Archive for May, 2017

April 2017

0 Commentsby   |  05.04.17  |  Banner, Security

April 2017 by the numbers:

  • 192 end-user support requests resolved (new record for month of April)
  • 117 development and administration issues resolved (new record for month of April)
  • 126 development and administration issues created
  • 11 projects in-progress
  • project completed
  • 5 projects requested
  • 99.82% average uptime

Step Up to Stronger Passwords

A password is often all that stands between you and sensitive data. It’s also often all that stands between a cybercriminal and your account. Here are tips to help you create stronger passwords, manage them more easily, and take one further step to protect against account theft.

Banner 9

We successfully updated to Banner General 9 on April 7th and Banner Human Resources 9 on May 1st.  In the next seven weeks, we will upgrade Finance and Student, which will move us past the half-way point in the update process.  We are developing a timeline for the remaining Administrative Banner 9 updates as well as Self-Service Banner 9 updates.  We are still targeting completion of all Administrative Banner updates by the end of 2017.

What else is going on?

  • Custom Administrative Banner forms – We must migrate custom forms to Banner 9, which requires a significant investment in work and/or dollars.  A custom form is a form that was created by ACU programmers and is identified by the letter Z in the second place of the seven-letter acronym.  We are gathering feedback from various users to help us determine if forms need to persist or can be retired in favor of baseline functionality in the Banner platform.
  • New Student Orientation (NSO) course – We partnered with the Academic Advising Center to automatically enroll NSO registrants in a Canvas course that will help prepare incoming students for their time at ACU.  Students are automatically added to this course once they register for one of the NSO orientation sessions.
  • Cybersecurity – The security of the services we administer and support is a crucial element of our work.  This includes routine activities, such as proactively addressing vulnerabilities, applying application updates, and monitoring application activity. In the last month, we collaborated with a third-party security audit firm to complete a security audit, which will help us better protect our users and services.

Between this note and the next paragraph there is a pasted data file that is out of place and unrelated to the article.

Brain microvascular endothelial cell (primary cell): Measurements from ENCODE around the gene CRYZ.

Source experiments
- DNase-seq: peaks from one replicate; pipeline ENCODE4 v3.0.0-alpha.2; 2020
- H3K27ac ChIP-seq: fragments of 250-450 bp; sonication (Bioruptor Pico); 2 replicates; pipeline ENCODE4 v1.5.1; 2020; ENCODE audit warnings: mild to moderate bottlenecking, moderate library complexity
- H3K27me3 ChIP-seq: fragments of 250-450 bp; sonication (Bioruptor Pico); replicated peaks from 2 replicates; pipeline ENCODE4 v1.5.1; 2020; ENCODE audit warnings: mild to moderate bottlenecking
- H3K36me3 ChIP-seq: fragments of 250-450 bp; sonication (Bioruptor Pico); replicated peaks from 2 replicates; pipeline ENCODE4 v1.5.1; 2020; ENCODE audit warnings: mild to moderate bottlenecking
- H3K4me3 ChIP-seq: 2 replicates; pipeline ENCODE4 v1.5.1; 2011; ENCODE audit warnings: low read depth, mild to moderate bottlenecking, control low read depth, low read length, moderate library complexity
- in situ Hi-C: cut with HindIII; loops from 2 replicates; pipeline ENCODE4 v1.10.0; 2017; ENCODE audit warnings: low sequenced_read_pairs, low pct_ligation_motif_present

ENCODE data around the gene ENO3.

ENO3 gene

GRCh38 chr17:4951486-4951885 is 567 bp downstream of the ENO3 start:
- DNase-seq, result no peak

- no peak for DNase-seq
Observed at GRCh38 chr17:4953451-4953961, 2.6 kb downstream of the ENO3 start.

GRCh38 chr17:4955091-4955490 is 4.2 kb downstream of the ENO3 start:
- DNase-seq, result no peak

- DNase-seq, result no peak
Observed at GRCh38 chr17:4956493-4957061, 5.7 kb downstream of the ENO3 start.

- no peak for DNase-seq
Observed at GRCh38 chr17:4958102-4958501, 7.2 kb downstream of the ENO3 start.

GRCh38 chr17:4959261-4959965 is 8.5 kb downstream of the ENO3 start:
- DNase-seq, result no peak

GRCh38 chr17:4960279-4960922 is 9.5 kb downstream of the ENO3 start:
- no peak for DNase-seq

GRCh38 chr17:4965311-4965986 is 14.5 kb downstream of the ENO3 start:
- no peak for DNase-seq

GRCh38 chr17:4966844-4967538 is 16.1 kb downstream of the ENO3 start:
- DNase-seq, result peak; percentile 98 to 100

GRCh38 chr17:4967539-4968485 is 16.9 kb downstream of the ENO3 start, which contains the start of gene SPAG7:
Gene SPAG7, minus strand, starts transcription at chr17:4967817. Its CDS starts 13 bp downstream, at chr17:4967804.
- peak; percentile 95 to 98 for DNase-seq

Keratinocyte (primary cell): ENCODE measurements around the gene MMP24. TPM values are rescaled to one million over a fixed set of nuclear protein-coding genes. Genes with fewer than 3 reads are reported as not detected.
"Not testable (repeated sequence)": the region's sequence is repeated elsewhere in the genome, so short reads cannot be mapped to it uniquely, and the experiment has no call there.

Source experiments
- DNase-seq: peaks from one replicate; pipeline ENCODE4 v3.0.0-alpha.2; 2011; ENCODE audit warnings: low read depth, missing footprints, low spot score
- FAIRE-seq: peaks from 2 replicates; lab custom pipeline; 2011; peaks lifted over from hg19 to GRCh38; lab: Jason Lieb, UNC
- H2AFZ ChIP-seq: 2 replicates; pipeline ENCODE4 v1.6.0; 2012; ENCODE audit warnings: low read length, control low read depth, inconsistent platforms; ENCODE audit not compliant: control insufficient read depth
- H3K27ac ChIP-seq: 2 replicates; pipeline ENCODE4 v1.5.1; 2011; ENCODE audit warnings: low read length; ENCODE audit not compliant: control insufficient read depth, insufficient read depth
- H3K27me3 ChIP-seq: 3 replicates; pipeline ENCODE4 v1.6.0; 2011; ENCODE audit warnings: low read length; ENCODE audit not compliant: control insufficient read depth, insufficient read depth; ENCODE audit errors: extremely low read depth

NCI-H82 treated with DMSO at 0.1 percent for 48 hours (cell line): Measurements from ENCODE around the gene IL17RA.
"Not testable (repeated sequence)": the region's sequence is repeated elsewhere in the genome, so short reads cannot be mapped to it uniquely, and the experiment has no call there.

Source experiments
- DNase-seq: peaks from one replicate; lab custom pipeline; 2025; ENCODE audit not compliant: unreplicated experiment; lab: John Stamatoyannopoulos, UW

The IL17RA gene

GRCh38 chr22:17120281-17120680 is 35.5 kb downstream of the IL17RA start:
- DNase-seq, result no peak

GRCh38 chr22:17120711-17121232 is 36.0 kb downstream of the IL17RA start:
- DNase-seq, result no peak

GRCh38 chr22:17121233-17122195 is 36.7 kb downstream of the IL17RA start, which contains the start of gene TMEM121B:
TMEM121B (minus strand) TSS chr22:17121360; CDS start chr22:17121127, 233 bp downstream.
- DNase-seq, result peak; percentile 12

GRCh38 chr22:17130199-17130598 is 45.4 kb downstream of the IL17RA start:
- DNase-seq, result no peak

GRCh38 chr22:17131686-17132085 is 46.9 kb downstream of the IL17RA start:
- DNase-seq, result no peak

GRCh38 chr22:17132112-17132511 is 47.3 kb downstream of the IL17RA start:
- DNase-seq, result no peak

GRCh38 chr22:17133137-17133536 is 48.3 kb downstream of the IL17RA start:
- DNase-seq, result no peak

Step Up to Stronger Passwords

0 Commentsby   |  05.01.17  |  Security

A password is often all that stands between you and sensitive data. It’s also often all that stands between a cybercriminal and your account. Below are tips to help you create stronger passwords, manage them more easily, and take one further step to protect against account theft.

  • Always: Use a unique password for each account so one compromised password does not put all of your accounts at risk of takeover.
  • Good: A good password is 10 or more characters in length, with a combination of uppercase and lowercase letters, plus numbers and/or symbols — such as pAMPh$3let. Complex passwords can be challenging to remember for even one site, let alone using multiple passwords for multiple sites; strong passwords are also difficult to type on a smartphone keyboard (for an easy password management option, see “best” below).
  • Better: A passphrase uses a combination of words to achieve a length of 20 or more characters. That additional length makes its exponentially harder for hackers to crack, yet a passphrase is easier for you to remember and more natural to type. To create a passphrase, generate four or more random words from a dictionary, mix in uppercase letters, and add a number or symbol to make it even stronger — such as rubbishconsiderGREENSwim$3. You’ll still find it challenging to remember multiple passphrases, though, so read on.
  • Best: The strongest passwords are created by password managers — software that generates and keeps track of complex and unique passwords for all of your accounts. All you need to remember is one complex password or passphrase to access your password manager. With a password manager, you can look up passwords when you need them, copy and paste from the vault, or use functionality within the software to log you in automatically. Best practice is to add two-step verification to your password manager account. Keep reading!
  • Step it up! When you use two-step verification (a.k.a., two-factor authentication or login approval), a stolen password doesn’t result in a stolen account. Anytime your account is logged into from a new device, you receive an authorization check on your smartphone or other registered device. Without that second piece, a password thief can’t get into your account. It’s the single best way to protect your account from cybercriminals.

(This content was provided by Educause.)